The Top 3 (De)motivational Tactics: A Guide to the Little Things We Do to TRY to Get Ourselves to Work Out

(…That Don’t Always Work Out)

1. The “If I put on my workout clothes I’ll have to workout”

This is one of the oldest tricks in the book. It’s as if the change of clothes will change your mind too. I guess it works out sometimes, but when it doesn’t, it can get weird. You can walk around your house in your sneakers and t-shirt (maybe your YoungTri shirt?) all you want, but you just aren’t feeling it. Then when you finally accept it, and change back out of the workout clothes, it’s a feeling of disappointment.

I’ve gone full days without running but in my running clothes. It’s almost like my workout becomes walking around my house or laying or my bed, or more than likely, getting a snack. It may not be a workout, but at least you tried!

2. The “In five minutes” routine

It’s 3:55. Why bother getting up until 4 o’clock? But then you’re sitting down for a little too long and 3:55 turns into 4:02. Now you might as well wait until 4:10. Oh, it’s 4:11? I guess 4:15 it is.

This is a pretty common motivation/procrastination tool. Before you know it, that 3:55 turns into a 4:41 and you don’t really have time for that bike ride anymore.

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Hey, at least you tried.

3. The “I’m just waiting for my food to digest”

This one is somewhat reasonable. Who wants to run on a full stomach? Not me. It’s best to wait until that full stomach is more like a half stomach. Just don’t wait until you have an empty stomach.

See, the full and empty thing worked, but the half one seemed off. Weird, huh? Anyway, I usually end up not working out when this is my “motivational”.

Good luck getting off the couch,

TJ

TJ’s Tri Talk: Get on Track in 2014

It’s about 1 o’clock and I still haven’t worked out yet… the time of day when it could either turn into an unexpected off day or into a regular workout day. A day when one little snack could push me over the edge into an off day.

Especially now, around the holidays and away from a set schedule, it can be tough to motivate myself to workout. However — with that new year coming around — and all of the resolutions that come with it — I think it’s a good time to get back on track with my workouts. Yeah, it’s a little cliché to “start over” on New Year’s Day, but who cares? I’m gonna really go for it.

I even think I’m gonna start a little early to work off some of those holiday desserts.

All Ready for 2014.

All Ready for 2014.

What about you? Do you have a plan for your workouts in 2014? Tell us more about your New Years triathlon resolutions!

TJ

 

High Fives: A Guide For Spectators and Racers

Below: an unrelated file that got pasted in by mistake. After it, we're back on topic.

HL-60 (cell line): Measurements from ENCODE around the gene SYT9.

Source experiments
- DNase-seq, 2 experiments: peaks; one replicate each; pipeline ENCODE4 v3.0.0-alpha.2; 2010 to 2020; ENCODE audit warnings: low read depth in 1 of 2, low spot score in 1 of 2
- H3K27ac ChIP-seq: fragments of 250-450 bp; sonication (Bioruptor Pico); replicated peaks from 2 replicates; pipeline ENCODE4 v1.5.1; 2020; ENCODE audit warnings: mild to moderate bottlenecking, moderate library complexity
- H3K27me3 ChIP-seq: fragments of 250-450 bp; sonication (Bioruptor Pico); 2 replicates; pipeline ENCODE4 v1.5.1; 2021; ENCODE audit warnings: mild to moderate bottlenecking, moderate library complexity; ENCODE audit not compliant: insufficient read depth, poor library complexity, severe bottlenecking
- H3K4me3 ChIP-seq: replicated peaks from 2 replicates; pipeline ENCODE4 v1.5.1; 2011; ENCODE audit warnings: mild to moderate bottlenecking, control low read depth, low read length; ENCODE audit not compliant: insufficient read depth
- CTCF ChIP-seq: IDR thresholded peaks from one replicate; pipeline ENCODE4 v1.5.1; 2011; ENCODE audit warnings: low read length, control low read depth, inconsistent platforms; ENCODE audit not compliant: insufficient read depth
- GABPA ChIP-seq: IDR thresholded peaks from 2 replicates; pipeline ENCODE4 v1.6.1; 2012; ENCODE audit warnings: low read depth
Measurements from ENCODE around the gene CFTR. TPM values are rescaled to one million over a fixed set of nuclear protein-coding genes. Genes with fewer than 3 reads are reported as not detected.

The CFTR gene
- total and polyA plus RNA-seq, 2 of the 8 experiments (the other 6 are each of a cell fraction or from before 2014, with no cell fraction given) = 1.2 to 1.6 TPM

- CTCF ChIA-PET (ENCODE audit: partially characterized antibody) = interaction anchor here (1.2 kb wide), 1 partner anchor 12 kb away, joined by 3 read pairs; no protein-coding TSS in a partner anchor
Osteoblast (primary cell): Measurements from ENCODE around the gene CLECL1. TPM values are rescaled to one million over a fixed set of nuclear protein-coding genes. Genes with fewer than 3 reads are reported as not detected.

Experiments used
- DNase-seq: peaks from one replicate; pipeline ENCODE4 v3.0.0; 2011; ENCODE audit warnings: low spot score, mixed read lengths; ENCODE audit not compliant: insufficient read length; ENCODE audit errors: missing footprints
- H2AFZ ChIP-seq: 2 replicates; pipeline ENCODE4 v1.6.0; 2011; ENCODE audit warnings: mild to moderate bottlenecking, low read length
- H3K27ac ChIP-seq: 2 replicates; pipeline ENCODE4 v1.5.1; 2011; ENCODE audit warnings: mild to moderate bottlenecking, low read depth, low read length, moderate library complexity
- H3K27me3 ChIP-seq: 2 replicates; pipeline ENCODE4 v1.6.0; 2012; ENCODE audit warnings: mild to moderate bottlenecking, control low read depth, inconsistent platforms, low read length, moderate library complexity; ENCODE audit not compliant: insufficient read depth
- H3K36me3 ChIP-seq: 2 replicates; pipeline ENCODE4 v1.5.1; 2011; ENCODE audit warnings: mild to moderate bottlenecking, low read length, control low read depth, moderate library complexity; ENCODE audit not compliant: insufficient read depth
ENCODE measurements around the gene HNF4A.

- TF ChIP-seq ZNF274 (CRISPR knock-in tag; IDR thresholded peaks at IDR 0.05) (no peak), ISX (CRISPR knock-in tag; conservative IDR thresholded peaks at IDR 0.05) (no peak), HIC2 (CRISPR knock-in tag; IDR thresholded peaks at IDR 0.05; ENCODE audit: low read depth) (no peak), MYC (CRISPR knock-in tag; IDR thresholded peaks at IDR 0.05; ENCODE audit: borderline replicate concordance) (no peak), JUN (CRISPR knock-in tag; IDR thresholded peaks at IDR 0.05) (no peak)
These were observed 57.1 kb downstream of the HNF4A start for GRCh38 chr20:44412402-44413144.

High fives are a big part of triathlons. Some people love to give them — and others view them as a distraction. As a veteran Iron-spectator, I have become an expert on the art of the “High five” (Not to brag, but I even high fived Craig Alexander as he was running towards his victory at the 2008 Kona Ironman Championship).

The most important part about high fiving athletes during the race is knowing which ones want it and which ones will get annoyed. The athletes that are smiling usually will chuck you a high-five, and the ones that are staring at their feet or sprinting past you will usually ignore you. It’s not your fault that they ignored you — because they were just in the zone.

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Guide to high fives: the run is the safest option

The best part of the race to find people that are willing to high five is the beginning and the ending of the run. The racers are understandably happiest at the end of the race and will demonstrate this through their high fives to the crowd.

I have had the least luck during the middle of the run in longer races. It is also a bad idea to high-five racers on the bike because they might fall or something bad could happen. And if you can get a high five during the swim that would be cool but I don’t know how you could pull that off…

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High fivin’ it up in Lake Placid

The same rules apply to athletes. Try to avoid high fives on the bike and anytime on the run when these friendly gestures would distract you. It is vital to remember that going out of your way (even a step) can slow you down. If you high five fifty people, then that is fifty steps out of your way!

A bonus is to high five spectators and cheer them on. They are probably having a rough day (being an Iron spectator can be brutal and they could use a high five). I like to spice things up and give fun high fives or “Awkward High fives”. We did this last year for a few hours in Lake Placid during Ironman (and even made a sign).

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our “awkward high five” signs

Remember to have fun with it… and keep on high-fiving.

Stay classy out there,
TJ Begg